Wagshal's Executive Chef Ann Marie James prepares the "lomo" -- a loin cut of Iberico de Bellota -- for two.
Lomo Iberico de Bellota:
Cut the lomo into two pieces (3 oz. each).
Sear the lomo on each side – approximately two minutes per side. Temperature should be 130 (medium rare to medium). It should be pink inside.
Assemble the plate with the following:
In sauté pan, toast cumin seeds, allow to cool and grind with mortar and pestle. Blend all ingredients in food processor on low speed.
Mash garlic (with salt). Put mashed garlic, water, lemon juice in food processor or blender. Add eggs continue blending. Slowly add the olive oil blend. If it gets too thick – add a bit more water. Add one cup of the garlic aioli with 2 tbl of honey mustard. Blend well.
Grate tomatoes. Put in colander and allow to drain at least 30 minutes. Add olive oil and salt to taste. Grill baguette slices. Spread the fresh tomato on top. Garnish with rosemary.
Shoga Yaki Sauce:
In saucepan heat the mirin and sake and bring to a boil. Allow to cool completely. Add soy sauce. Chill. When ready to serve, add 2 tbl grated ginger, mix thoroughly and serve.
Ibérico de Bellota FAQ:
Q: What is Ibérico de Bellota pork? Why is it so special?
A: Ibérico de Bellota pork is produced from Ibérico pigs, the famous black pigs indigenous to the Iberian peninsula that gives them their name. Ibérico de Bellota is the highest quality pork available.
Q: What does Bellota mean?
A: Ibérico pigs born in the early spring are left to forage in the dehesa, the cultivated forest of cork and holm oaks of western Spain, during the winter months. During this time, known as the montanera, the pigs fatten up on fallen acorns (bellota in Spanish). This acorn-heavy diet gives the resulting Ibérico de Bellota pork an unsurpassed taste and quality.
Q: What are Iberian pigs?
A: The legendary cerdo Ibérico or Ibérico pigs are a breed of pig unique to Iberian peninsula. The Ibérico pig is a descendant of sus mediterraneus, the wild boar that once inhabited the forests of the Mediterranean. Popularly known as pata negra, or black hoof, Ibérico pigs are the last free ranging pigs in Europe.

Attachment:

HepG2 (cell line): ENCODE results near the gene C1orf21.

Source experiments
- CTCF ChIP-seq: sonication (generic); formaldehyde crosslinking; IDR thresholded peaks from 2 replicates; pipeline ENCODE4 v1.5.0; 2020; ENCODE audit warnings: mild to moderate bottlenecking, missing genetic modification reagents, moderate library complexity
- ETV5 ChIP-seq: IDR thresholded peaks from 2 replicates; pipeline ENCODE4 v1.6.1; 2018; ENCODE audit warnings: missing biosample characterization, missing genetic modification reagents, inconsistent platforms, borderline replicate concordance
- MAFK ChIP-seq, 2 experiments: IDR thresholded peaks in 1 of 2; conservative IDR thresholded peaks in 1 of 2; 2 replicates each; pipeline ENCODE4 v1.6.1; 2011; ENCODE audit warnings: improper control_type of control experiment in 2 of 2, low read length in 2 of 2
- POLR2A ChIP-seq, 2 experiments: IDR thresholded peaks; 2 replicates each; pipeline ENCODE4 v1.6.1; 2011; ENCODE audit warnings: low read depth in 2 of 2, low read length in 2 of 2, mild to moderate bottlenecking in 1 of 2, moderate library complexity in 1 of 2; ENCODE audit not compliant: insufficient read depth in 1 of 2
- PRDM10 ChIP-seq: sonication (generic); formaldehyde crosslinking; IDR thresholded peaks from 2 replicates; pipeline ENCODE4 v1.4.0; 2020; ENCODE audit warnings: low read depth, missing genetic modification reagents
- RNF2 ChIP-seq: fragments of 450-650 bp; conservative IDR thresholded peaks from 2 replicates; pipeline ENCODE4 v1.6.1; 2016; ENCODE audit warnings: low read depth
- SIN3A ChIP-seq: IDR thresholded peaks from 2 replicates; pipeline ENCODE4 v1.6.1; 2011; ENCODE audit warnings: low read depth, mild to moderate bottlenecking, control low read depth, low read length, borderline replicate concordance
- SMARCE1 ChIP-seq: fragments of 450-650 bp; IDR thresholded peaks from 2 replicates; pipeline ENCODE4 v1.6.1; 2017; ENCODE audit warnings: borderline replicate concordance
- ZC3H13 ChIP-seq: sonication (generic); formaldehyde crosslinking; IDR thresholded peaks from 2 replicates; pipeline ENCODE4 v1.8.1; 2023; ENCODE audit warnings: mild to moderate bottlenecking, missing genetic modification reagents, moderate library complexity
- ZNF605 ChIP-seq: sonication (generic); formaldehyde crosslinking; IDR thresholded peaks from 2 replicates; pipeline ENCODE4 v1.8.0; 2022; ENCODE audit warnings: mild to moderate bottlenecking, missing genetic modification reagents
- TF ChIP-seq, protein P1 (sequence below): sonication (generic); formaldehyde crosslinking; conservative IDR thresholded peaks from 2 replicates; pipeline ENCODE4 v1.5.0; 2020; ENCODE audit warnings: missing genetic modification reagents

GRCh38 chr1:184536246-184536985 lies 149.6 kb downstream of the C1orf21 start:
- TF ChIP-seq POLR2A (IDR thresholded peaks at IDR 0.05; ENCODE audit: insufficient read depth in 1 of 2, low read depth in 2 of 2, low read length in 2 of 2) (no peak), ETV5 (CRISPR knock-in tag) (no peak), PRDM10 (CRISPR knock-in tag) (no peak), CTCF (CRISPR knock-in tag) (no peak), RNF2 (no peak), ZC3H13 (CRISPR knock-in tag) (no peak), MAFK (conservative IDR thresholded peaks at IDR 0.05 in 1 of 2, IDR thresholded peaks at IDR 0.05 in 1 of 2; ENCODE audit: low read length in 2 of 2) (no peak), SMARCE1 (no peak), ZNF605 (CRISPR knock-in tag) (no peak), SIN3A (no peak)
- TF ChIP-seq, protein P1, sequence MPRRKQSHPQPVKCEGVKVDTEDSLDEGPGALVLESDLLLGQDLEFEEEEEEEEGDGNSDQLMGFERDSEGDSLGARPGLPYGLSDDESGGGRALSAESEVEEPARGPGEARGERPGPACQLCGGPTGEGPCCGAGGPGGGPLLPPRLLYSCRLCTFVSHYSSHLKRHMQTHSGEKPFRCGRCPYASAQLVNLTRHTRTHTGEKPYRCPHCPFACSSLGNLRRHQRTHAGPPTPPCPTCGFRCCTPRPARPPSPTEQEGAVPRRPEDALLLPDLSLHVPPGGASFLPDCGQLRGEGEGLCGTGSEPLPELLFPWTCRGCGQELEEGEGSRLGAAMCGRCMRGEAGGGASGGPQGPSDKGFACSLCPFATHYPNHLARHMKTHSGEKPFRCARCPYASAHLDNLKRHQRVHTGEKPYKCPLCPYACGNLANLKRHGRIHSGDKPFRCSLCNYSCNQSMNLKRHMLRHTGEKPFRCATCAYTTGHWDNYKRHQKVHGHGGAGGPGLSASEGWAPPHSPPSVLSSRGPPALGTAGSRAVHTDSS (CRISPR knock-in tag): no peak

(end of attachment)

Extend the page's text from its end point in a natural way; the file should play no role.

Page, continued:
Q: How is it related to Ibérico de Bellota ham?
A: Ibérico de Bellota is produced from the same pigs used to make the highly prized jamon Ibérico de Bellota. The pork has a lot of the same nutty richness, the same sweet aromas that make Ibérico de Bellota ham the finest in the world.
Q: Where can I buy Ibérico de Bellota?
A: Ibérico de Bellota is available for sale at Wagshal’s Market (www.wagshals.com)and at some of the finest restaurants in the country.
Q: Who is exporting Ibérico de Bellota?
A: Fermín S. L. is the Spanish company bringing Ibérico de Bellota pork to America. Fermín is a small, family owned firm based in La Alberca in Salamanca. Since 1959, when patriarch Fermín Martín founded the company, the Martín family has been raising and slaughtering pigs to produce the highest quality pork products.
Q: Do you have recommendations for how to prepare Ibérico de Bellota pork?
A: Ibérico de Bellota cuts can be prepared as you would standard pork although the inherent richness of Ibérico ensure a juicier, more flavorful end result. Best cooked so the meat is medium rare with a nice pink center. Recipes and more information are available at www.wagshals.com
Q: Is it true that Ibérico de Bellota pork is rich in “good” cholesterol?
A: The Ibérico pig has a unique ability to store extremely high levels of vegetable fats in its dense muscle tissue – this trait is unique to the Iberian breed of pig allowing its meat to produce an incomparable tenderness and texture along with tremendous sweet flavor. Since the Iberian breed stores such high levels of vegetable fat, it is also able to provide high levels of HDL cholesterol which can lead to a lower risk of heart disease through a reduction of LDL cholesterol levels.